Both Victor and the creature Frankenstein, throughout the story, are plagued with isolation and a terrible lack of caring community.Photo Credit: Pixabay

The theme of isolation in Frankenstein raises many questions about the role of community and its importance. Many characters in the novel find themselves in isolated positions, and a few suffer grave consequences because of it. Characters suffer from both physical and emotional isolation, although, as in the case of the monster, the isolation is not always self-inflicted. Victor Frankenstein, on the other hand, chooses to isolate himself from his family, his peers, and even the monster he created.

In Frankenstein, horrible things happen when a character is isolated from the others. When Victor’s knowledge and ambition are unchecked by his peers, a monster is created…the destructive power lies not in the monster or his creator, but in solitude. Shelley uses this theme and its manifestation in her characters to pose questions about community, knowledge, and its role in society. Is unbridled knowledge always dangerous, or is there a middle ground? Should one abandon his or her pursuits if they are driving him or her away from a community? 

Shelley makes it clear that there are two different types of isolation: self-inflicted and societal. We see self-inflicted isolation manifested in Victor; he detaches from his world and the people he loves and as a result, everyone suffers tremendously. Rejection from society is demonstrated in the monster’s life. Again and again, he is turned away from love and companionship, which what he has longed for since he was first brought to life.” – Wiki-Fandom Analysis of Frankenstein – Mary Shelley, an Academic Wiki

Of course, this is a novel, but incredibly insightful as a tale of human nature. We need community…we are made for community.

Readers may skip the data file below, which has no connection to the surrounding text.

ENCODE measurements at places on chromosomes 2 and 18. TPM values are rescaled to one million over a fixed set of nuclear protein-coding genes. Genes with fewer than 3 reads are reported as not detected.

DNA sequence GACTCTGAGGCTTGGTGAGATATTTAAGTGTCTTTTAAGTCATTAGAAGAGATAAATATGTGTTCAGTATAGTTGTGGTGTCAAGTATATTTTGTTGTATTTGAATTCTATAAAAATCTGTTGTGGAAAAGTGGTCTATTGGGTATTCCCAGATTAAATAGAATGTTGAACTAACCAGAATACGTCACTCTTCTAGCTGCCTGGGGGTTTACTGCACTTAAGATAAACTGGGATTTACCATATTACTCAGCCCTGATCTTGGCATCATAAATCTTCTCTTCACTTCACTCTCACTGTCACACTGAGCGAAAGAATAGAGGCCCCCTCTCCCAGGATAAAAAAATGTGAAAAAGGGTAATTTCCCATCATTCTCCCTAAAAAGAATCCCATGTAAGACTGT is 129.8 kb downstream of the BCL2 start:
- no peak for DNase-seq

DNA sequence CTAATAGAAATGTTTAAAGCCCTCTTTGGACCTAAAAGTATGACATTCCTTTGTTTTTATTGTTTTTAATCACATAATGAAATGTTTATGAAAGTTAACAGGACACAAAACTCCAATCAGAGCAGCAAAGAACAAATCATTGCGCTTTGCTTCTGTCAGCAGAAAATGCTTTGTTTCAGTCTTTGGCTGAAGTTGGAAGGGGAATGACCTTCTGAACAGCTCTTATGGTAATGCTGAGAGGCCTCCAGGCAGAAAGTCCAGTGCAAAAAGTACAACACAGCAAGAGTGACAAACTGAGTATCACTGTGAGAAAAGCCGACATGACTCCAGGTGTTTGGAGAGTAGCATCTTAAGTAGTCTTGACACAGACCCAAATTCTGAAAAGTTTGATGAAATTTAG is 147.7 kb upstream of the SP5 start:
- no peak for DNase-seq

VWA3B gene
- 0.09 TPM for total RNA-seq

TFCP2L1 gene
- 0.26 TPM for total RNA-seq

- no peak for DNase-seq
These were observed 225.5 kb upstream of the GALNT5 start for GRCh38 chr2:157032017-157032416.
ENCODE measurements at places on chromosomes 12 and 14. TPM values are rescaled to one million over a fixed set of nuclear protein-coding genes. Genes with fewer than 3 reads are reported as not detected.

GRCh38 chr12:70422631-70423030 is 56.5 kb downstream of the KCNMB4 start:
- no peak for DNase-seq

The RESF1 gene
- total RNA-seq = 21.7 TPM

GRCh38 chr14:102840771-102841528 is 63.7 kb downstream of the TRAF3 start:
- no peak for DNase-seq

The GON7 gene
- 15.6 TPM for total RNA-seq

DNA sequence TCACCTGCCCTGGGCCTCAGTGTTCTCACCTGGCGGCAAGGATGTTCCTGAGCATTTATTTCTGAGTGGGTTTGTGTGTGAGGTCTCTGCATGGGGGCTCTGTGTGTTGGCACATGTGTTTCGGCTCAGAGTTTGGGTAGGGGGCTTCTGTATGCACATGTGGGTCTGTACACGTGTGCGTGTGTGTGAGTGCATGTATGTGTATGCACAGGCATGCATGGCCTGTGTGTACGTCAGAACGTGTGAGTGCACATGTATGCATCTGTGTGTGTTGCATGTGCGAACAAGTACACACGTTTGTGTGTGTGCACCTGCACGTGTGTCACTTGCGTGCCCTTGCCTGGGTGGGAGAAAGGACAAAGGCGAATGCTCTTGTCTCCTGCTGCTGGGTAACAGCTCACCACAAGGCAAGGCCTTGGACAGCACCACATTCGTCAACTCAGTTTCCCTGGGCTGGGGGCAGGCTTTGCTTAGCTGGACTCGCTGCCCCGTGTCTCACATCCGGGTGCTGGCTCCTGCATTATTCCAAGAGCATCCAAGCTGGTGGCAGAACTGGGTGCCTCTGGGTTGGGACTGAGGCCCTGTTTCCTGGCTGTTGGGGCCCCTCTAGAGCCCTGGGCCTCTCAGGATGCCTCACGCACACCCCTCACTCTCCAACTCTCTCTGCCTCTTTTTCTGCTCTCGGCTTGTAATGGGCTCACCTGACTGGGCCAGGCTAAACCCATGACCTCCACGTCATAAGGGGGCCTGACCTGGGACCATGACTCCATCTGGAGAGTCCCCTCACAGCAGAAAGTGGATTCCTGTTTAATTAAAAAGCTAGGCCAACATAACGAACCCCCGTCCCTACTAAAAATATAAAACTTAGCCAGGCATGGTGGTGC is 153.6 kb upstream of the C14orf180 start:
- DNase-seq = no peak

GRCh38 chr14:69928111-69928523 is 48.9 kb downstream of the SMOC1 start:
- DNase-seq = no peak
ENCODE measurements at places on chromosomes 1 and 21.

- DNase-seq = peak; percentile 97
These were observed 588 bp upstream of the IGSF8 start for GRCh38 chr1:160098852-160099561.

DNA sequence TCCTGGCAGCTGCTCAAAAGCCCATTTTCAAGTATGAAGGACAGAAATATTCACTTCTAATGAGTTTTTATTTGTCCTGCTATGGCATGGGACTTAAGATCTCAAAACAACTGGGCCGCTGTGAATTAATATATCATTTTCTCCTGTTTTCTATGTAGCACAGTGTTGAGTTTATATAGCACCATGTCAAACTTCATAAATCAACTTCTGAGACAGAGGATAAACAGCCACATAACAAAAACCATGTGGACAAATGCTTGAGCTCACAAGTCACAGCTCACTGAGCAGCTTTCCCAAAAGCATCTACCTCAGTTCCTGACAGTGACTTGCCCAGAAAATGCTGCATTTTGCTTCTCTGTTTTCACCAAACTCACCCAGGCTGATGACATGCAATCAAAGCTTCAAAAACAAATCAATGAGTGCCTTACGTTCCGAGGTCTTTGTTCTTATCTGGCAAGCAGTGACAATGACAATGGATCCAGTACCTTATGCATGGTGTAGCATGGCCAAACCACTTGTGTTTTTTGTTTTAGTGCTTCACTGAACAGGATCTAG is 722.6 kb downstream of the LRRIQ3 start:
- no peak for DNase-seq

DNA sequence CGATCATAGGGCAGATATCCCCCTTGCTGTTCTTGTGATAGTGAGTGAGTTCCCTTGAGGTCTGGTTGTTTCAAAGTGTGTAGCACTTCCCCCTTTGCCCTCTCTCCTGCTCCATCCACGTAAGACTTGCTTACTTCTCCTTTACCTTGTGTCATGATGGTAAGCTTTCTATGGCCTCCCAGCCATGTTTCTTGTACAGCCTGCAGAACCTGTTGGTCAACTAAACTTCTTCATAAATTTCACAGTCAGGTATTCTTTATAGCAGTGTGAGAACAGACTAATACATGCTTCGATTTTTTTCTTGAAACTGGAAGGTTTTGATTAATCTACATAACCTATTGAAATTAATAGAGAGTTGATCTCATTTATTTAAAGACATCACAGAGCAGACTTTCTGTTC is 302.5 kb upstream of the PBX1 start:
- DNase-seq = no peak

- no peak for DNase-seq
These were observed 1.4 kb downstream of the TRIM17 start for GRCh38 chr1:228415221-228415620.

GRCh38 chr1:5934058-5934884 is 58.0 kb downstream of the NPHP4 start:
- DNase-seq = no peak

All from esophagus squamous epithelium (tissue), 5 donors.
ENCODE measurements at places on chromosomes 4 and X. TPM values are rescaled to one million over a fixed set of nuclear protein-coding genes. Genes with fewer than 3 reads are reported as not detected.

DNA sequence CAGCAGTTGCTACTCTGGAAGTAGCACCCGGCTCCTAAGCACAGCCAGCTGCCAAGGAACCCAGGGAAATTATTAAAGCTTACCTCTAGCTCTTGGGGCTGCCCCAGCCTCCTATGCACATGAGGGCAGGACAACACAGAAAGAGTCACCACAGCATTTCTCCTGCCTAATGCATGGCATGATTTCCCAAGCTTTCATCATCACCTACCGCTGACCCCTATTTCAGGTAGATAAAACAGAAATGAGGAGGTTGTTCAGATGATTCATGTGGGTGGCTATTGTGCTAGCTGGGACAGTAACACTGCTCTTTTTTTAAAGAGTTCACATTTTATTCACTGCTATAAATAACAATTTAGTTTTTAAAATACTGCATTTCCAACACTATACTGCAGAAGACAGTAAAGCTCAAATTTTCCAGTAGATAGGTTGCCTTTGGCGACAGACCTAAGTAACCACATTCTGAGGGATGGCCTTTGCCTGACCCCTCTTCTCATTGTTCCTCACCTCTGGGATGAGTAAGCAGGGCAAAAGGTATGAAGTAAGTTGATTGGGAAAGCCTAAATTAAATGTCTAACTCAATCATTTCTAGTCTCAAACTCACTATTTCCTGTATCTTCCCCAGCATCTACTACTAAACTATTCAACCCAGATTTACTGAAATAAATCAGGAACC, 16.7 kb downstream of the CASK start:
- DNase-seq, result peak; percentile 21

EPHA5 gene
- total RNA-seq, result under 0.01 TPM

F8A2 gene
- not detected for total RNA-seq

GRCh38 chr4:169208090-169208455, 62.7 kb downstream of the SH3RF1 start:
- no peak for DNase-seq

Somehow we must rally during this protracted social experience of COVID. What is your mindset on this and what are your intentional actions toward community and away from isolation? The kind of isolation that eventually diminishes us and our relationships. Please comment below.

In closing, I do want to affirm an Isolation in Community. We may have to deal with social distancing for sometime still. Especially those most vulnerable to severe illness from COVID. For some isolation can’t be avoided, but there is an isolation in community. Where we take steps toward and lean in to deeper community. Even if it isn’t always in person. This takes a different sort of effort, but we know it is possible. Fortunately. For me, it’s actually using the phone for conversations (including Facetime). It’s not stepping out of responsibilities (work or community service) because of a need for social distancing, but figuring out alternate ways to serve, or get a job done. I have also experienced the fruit of it, thanks to your efforts. Our mail is less junk mail and more actual real connections through cards/letters. Thanks for that. Again, please comment below what your experience has been here.